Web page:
Local Programs

Custom programs are presented on a variety of topics including public participation, zoning, subdivisions and specific topics such as cell tower siting regulations and farmland preservation.

Launched in late-2002, this program is a combination self-study/workshop educational series designed to help local elected officials and planning commissioners stay abreast of the innovations and changes in the fields of planning, zoning, and land use. Chapters include:

Why Is Planning Important?
The Public Planning Process
Plan Commission Powers
Major Wisconsin Land Use Laws
What Do All The Acronyms Mean?
Wisconsin’s Open Meeting Law
“Smart Growth” In Wisconsin
Zoning Land Divisions
Types of Plans & Tools
Public Participation
Intergovernmental Cooperation
Other Agencies: DNR, DOT, etc.
Farmland & Open Space Preservation Design & Site Plan Review
Brownfields & Redevelopment
Economic Development, Housing & Transportation
Environmental Impacts
Property Rights
Appendix: Cell Towers, CAFOs, Moratoria . . .

The program is intended to be user-friendly, convenient, and easy to complete.

In October 1999 the Wisconsin legislature acted in response to increased development issues and planning needs when they adopted a comprehensive planning law to help communities plan their growth while maintaining the quality of life their residents currently enjoy. At its best, planning is simply addressing issues before they become problems.

By the year 2010, all Wisconsin communities that wished to regulate the use of land (primarily zoning and land division regulation) must have adopted a comprehensive plan that met the requirements set out in the statutes. In Sheboygan County, all 28 communities met the deadline, and UW-Extension assisted 24 of these communities.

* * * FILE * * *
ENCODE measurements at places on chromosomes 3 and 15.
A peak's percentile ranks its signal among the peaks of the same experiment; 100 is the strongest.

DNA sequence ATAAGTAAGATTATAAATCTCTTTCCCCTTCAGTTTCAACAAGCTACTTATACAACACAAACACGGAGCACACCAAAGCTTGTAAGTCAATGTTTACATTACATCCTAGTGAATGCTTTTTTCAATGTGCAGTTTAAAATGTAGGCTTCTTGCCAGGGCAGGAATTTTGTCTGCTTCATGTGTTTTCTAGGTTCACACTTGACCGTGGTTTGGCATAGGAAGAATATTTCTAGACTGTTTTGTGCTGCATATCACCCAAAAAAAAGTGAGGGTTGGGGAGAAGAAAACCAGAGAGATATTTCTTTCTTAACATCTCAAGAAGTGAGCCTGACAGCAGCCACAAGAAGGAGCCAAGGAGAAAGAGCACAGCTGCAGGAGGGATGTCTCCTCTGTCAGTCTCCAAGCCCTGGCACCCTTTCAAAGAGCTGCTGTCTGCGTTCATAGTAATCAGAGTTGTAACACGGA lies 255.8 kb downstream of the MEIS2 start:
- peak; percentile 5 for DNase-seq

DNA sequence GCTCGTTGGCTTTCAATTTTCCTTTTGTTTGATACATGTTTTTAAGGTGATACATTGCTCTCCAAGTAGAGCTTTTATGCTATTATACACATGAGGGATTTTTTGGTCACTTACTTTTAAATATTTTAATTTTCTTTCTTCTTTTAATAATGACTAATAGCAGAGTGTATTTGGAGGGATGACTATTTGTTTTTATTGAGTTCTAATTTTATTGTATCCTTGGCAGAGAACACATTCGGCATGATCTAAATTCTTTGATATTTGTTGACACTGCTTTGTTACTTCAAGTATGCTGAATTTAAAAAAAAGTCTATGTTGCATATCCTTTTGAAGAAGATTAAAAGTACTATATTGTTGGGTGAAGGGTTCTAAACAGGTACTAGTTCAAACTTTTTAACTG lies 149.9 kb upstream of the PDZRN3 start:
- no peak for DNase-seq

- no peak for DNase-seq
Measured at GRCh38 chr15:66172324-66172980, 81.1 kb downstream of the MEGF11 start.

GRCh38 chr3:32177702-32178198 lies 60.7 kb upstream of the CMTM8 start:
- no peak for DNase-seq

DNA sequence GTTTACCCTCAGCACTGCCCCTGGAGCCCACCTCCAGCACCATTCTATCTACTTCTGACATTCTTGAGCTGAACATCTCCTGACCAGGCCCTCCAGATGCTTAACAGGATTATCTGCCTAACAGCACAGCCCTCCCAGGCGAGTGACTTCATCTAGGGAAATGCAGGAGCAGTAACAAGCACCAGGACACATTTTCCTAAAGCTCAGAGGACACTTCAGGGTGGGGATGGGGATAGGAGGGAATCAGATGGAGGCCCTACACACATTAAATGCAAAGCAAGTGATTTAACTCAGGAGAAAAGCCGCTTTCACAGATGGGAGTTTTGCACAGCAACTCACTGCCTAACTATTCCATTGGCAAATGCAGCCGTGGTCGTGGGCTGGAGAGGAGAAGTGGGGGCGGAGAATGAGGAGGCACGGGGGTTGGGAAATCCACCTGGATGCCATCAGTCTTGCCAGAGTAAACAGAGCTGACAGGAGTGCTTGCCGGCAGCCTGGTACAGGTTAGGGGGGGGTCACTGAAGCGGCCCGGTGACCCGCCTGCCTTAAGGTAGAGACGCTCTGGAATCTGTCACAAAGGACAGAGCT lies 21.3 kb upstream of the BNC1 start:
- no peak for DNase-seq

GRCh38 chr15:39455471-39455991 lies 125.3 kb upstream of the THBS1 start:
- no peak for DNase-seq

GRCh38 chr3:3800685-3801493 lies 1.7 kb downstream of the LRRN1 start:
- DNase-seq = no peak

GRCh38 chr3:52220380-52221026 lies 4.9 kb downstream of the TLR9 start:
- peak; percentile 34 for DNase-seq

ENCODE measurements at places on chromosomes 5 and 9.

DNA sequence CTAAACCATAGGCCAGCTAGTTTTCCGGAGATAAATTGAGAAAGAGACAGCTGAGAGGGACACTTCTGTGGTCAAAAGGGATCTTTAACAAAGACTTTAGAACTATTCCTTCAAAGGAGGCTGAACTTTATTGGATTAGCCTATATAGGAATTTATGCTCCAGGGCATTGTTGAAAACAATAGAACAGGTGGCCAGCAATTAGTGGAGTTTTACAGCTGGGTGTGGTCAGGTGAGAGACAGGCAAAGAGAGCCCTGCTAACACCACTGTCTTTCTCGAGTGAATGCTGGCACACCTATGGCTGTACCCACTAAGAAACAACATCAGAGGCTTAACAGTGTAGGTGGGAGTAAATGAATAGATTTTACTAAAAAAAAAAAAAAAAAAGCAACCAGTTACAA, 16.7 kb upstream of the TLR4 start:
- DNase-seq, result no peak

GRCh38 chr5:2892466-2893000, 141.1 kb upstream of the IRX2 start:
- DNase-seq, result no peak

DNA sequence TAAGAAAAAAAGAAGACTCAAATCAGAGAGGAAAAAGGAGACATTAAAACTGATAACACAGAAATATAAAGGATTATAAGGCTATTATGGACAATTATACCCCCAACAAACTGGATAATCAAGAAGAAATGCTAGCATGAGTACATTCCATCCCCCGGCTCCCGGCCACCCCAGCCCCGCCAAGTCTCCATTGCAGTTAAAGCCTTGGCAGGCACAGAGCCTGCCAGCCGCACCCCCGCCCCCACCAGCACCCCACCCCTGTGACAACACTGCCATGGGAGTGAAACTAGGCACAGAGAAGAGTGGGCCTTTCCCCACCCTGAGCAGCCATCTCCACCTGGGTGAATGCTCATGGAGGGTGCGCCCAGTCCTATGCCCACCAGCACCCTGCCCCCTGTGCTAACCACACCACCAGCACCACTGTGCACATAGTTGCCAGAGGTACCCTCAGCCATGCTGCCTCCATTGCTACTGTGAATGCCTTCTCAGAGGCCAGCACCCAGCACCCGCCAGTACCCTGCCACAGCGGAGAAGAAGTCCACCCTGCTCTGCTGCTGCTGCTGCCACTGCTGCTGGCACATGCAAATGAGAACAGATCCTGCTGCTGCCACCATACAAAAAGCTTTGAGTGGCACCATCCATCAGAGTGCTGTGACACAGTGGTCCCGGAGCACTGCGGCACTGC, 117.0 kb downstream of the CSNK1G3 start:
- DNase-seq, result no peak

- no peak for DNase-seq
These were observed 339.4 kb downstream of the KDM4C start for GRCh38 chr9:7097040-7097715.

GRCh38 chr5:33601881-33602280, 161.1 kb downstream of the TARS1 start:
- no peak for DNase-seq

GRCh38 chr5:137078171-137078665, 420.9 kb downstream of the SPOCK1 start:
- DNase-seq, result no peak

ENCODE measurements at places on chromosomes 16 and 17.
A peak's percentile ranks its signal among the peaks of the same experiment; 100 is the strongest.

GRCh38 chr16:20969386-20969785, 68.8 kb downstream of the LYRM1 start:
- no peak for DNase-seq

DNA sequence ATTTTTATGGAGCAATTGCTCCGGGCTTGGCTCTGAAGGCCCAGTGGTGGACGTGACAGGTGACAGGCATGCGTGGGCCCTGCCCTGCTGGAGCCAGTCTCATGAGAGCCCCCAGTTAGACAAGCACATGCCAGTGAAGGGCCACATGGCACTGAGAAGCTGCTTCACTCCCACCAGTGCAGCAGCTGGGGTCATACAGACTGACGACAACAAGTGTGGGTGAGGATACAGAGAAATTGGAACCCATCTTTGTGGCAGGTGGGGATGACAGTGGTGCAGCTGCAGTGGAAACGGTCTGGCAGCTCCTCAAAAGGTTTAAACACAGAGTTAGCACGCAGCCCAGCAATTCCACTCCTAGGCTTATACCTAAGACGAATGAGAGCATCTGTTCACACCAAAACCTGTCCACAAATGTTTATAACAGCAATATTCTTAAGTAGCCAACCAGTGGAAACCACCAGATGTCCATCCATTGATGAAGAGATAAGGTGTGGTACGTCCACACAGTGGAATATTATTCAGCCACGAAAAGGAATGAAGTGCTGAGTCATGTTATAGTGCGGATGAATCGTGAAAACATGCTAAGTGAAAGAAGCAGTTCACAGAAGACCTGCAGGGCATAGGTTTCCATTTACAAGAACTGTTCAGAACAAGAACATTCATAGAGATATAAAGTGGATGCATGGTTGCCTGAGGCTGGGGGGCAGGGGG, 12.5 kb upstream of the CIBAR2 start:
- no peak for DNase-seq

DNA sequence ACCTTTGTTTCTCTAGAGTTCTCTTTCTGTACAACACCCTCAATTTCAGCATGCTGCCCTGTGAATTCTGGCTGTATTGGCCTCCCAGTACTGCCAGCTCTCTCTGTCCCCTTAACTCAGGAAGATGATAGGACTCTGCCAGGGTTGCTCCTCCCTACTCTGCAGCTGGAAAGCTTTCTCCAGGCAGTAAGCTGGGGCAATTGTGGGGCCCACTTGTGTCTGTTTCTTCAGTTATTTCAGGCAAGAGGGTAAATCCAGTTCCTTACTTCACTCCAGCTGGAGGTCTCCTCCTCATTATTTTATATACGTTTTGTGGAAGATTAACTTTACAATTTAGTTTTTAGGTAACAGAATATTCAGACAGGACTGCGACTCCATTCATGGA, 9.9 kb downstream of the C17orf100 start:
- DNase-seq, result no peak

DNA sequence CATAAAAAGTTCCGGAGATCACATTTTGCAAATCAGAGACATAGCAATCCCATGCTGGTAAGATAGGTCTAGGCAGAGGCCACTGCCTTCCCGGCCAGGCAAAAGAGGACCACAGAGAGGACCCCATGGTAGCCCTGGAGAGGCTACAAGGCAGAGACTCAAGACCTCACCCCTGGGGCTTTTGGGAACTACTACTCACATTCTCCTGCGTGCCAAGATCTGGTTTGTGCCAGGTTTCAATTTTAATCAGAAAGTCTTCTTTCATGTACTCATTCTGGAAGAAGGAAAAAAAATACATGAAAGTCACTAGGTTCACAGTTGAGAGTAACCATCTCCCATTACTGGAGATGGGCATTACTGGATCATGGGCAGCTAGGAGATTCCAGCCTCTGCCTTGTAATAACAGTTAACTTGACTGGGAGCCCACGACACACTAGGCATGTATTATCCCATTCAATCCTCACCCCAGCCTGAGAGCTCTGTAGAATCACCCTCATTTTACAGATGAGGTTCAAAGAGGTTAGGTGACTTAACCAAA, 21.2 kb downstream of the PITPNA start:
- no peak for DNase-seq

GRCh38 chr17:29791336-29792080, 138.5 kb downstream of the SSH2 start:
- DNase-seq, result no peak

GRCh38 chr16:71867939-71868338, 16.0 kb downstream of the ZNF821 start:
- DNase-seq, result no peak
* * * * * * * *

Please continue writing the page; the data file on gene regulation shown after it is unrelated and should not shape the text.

Now the focous shifts to implementaion of the recommendations within these plans. UW-Extension has been helping local communities prioritize their plan recommendations and suggest tangible ways to work toward solutions.

Are you satisfied with your community the way it is? Answering this question is a major (and often the first) phase in a community-wide comprehensive planning effort. Visioning is the process of looking beyond the present to imagine the future. There are generally five main steps:

1.) Understand current issues facing the community
2.) Identify problems the community can work to address
3.) Identify strengths the community seeks to preserve and perhaps enhance
4.) Identify opportunities on which the community can build
5.) Based on a consensus of the participants, create a brief written and
illustrated report describing the desired future that addresses all or most of the above

Naturally, the more participation there is by local officials, community leaders, and residents, the more accurate and credible the final vision will be. UW-Extension staff is available to help facilitate the visioning sessions and to provide overall guidance in working through the five steps listed above.

Through the innovative use of public surveys and mapping overlays, composite maps are created to help indicate where a community’s residents would prefer to see various land uses develop in the future.

For more information on these programs contact:

Kevin Struck – Growth Management Educator
Extension Sheboygan County
5 University Drive
Sheboygan, WI 53081
Phone: 920-459-5902
Fax: 920-459-5901
Email: mailto:Kevin.struck@wisc.edu